Inhibition of herpesvirus-induced HIV-1 replication by cyclopentenone prostaglandins: role of IκB kinase (IKK)


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Abstract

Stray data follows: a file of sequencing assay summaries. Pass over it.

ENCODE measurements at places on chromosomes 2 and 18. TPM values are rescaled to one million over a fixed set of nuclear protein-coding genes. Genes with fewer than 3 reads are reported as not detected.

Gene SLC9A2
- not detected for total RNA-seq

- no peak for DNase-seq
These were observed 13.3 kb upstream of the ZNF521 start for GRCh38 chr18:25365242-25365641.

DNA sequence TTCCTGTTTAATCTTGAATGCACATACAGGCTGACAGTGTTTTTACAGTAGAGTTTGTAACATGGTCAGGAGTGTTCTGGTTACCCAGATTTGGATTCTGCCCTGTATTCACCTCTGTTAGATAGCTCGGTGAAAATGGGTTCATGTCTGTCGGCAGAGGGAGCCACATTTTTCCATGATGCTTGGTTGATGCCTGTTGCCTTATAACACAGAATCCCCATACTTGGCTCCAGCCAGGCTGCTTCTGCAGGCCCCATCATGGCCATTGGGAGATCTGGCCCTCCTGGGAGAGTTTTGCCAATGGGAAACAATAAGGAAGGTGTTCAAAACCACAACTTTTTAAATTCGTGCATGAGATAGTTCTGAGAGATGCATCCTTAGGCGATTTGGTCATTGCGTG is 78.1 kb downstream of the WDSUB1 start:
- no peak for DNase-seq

Objectives:Herpes simplex virus (HSV) infections have been associated with reactivation of HIV-1 replication and increases of HIV-1-load in plasma of co-infected individuals. The present authors have previously reported that in epithelial cells HSV-1 induces the IκB-kinase (IKK) causing persistent activation of NF-κB, a critical regulator of HIV-1 replication. The present study was performed to investigate whether HSV-1-infection could induce IKK-mediated NF-κB activation and enhance HIV-1 expression in human T cells, and to analyze the effect of the IKK-inhibitor prostaglandin A1 (PGA1) and other prostanoids on the NF-κB-mediated HSV-HIV interaction.Design and methods:Induction of IKK and NF-κB activity was determined in lymphoblastoid Jurkat cells and HIV-1 chronically-infected H9 and ACH-2 cells by kinase assay and electrophoretic mobility shift assay, respectively. The effect of HSV-1 and different prostanoids on HIV-1 expression and replication was determined in Jurkat cells transfected with HIV-1-LTR-driven reporter genes, and in H9 and ACH-2 cells by p24-antigen level evaluation. The role of NF-κB in HSV-1-induced HIV-1 expression was investigated by using the IκBα dominant-negative IκBα-AA in co-transfection experiments.Results:In human T lymphoblastoid cells HSV-1 potently induces IKK activity, causing a persistent induction of NF-κB. HSV-1-induced IKK and NF-κB function results in transactivation of HIV-1-LTR-regulated genes and induction of HIV-1 replication in chronically-infected T cells. The cyclopentenone PGA1 inhibits HSV-1-induced IKK and NF-κB activities, blocking HIV-1-LTR-driven expression and preventing HSV-1-induced HIV-1 replication in co-infected cells.Conclusions:The results indicate that IKK is a key factor in triggering HSV-1-induced HIV-1 transcription in chronically-infected cells and identify cyclopentenone prostanoids as potent inhibitors of HSV-1-induced HIV-1 reactivation.

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